My Lords, I, too, congratulate my noble friend Lady Royall on her excellent opening speech to this very important debate. I also declare my interests in health and education as recorded in the register.
I will take a few moments of my time to sincerely thank both Houses of Parliament, including the Ministers—the noble Baroness, Lady Blackwood, and the noble Baroness, Lady Goldie, who has just left the Chamber—and my noble friend Lady Thornton, on behalf of my sister Janet, Gavin, Miles and both of our families for the very kind messages of sympathy following the deaths of my sister, Dr Sally Bradley, and her husband, Bill Harrop, in the Sri Lankan bombings. They were a great comfort to us all. Thank you.
Turning to the subject of the debate, I will first make a brief comment about the funding of mental health services. In a Written Answer, the Minister advised me that the cumulative increase in NHS England’s revenue funding would be £6.2 billion in 2019-20, rising to £25.4 billion in 2022-23. The NHS Long Term Plan indicates that at least £2.3 billion more will be spent on mental health care. Assuming we receive that £2.3 billion, it means that over the period, the percentage spend on mental health will actually reduce from 37% in 2019-20 to 9% in 2022-23. We also know that the proportion of that spend on children and adolescent mental health services is only about 15% of the total. If we are really to tackle the gaps in mental health services for children, a significant further shift in resource allocation from physical to mental health must be made to achieve the ambition of parity of esteem. I should be very grateful for the Minister’s views on that point.
Secondly, I will say a brief word on the workforce. The long-term plan states that,
“we will continue to increase the NHS workforce, training and recruiting more professionals—including thousands more clinical placements for undergraduate nurses”.
There is a real crisis in our current mental health workforce, given the age profile of those extremely dedicated staff and the number who will retire in the next few years. It was disappointing that the workforce plan was not published at the same time as the long-term plan. Obviously, we welcome the work that the noble Baroness, Lady Harding, is undertaking on behalf of the Government, but can the Minister confirm today when the final report will be published and what engagement the noble Baroness has had with universities undertaking high-quality nurse training, such as the University of Salford in Greater Manchester, where I am honoured to be the pro-chancellor? Without a clear, robust workforce plan, whatever the increase in funding, timely access to essential support for the spectrum of mental health needs—the key issue—will not be achieved.
Turning to mental health and well-being in the education system, I will raise two issues. First, many representations—including my own—have been made through YoungMinds and the Children and Young People’s Mental Health Coalition to Ofsted as it reviews its inspection framework to ensure that it assesses and recognises the effectiveness of schools and academies in supporting children and young people’s well-being. I hope the Minister will ensure that it becomes part of the Ofsted framework to ensure that early intervention in schools is comprehensive and consistent across the country.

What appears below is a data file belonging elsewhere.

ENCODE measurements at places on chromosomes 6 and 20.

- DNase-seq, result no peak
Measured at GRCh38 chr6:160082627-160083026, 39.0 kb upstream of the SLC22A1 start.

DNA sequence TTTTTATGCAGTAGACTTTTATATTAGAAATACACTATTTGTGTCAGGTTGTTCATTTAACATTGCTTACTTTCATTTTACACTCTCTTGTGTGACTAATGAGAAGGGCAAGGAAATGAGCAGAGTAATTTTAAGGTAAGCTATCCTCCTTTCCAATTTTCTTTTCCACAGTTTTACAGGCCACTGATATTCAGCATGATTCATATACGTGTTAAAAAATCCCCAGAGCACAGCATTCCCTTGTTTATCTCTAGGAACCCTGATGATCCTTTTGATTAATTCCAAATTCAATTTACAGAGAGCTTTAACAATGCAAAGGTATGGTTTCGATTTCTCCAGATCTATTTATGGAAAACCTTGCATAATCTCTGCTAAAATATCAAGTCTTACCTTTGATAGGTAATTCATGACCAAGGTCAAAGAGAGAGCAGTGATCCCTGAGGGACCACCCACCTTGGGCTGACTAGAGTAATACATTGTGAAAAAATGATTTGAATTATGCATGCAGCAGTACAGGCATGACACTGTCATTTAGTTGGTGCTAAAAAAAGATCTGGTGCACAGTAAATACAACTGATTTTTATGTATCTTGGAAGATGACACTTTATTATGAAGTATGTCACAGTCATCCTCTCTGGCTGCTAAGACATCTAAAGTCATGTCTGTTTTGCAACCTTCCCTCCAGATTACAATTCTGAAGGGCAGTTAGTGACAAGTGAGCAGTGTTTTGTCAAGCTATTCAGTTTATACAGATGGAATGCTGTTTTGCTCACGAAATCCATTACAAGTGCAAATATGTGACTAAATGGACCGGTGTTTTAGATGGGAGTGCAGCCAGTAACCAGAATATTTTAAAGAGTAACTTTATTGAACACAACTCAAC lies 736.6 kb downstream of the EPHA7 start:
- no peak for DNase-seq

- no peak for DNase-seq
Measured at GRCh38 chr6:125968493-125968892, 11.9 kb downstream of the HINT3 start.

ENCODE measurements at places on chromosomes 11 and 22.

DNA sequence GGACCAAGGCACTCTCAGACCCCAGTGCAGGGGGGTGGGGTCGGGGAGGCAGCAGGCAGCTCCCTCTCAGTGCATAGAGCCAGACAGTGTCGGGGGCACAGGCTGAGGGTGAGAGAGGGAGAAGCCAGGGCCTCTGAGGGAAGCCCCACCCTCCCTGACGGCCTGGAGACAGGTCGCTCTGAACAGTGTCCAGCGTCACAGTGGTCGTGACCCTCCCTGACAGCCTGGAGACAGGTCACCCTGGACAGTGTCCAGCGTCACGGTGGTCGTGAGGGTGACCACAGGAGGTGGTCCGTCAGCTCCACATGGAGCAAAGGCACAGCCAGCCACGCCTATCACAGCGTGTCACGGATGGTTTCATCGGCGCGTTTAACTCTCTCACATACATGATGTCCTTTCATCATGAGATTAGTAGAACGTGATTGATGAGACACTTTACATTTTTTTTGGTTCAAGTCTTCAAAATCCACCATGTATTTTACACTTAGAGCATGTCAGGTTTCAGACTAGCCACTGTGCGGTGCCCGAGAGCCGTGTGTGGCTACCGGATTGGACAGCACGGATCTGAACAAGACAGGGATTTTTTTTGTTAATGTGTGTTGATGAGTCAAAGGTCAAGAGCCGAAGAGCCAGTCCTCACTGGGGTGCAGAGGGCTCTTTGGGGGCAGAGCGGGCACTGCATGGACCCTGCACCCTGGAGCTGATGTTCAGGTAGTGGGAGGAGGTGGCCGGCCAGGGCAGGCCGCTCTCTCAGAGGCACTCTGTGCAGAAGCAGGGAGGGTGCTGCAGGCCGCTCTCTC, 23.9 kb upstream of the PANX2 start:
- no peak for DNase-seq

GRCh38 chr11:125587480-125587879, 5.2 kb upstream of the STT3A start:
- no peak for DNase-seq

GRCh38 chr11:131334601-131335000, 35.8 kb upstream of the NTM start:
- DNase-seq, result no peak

Secondly, it is clear from the speeches we have already heard that mental health issues in higher education are a crucial challenge that universities need to address. Over the past five years, 94% of universities have experienced a sharp increase in the number of people trying to access support services. I therefore commend to the Minister an initiative in Greater Manchester that established a task force, following a workshop bringing together all the universities in Greater Manchester, the Greater Manchester Health and Social Care Partnership, the Mayor of Greater Manchester, mental health experts and clinicians. The task force designed an integrated single pathway and hub for all 100,000 students in Greater Manchester and included a central physical treatment hub in the area of greatest student density—on Oxford Road, near the centre of Manchester—and two further hubs in Salford and Bolton, as well as a clear pathway to enable students to be referred through existing support channels, digital consultation sessions, digital communication with students and many other initiatives. This is a two-year pilot going live at the start of the new academic year in September and co-funded by the universities and the NHS. I hope the Minister will visit Greater Manchester to review this project, with a view to it being rolled out as a model across the country.
Finally, I will make a brief comment on mental health, learning disabilities and the criminal justice system. Over the past few years, since my report was published in 2009, a core all-age liaison and diversion service has been rolled out across the country to support people who hit against or find themselves in the criminal justice system. It is anticipated that the scheme will reach 100% geographical coverage over the next year. The next stage, for the next 10 years, is to address particular health issues. I raise one today—autism—in recognition of how many people with that condition may find themselves a witness, victim or suspect in the criminal justice system. We must improve access to training for all staff working in the criminal justice system—whether in police stations, courts, probation services or prisons—on autism and other key vulnerabilities, and deliver on the commitment in the NHS Long Term Plan to,
“invest in additional support for the most vulnerable children and young people in, or at risk of being in, contact with the youth justice system”.
I hope the Minister will help drive this forward.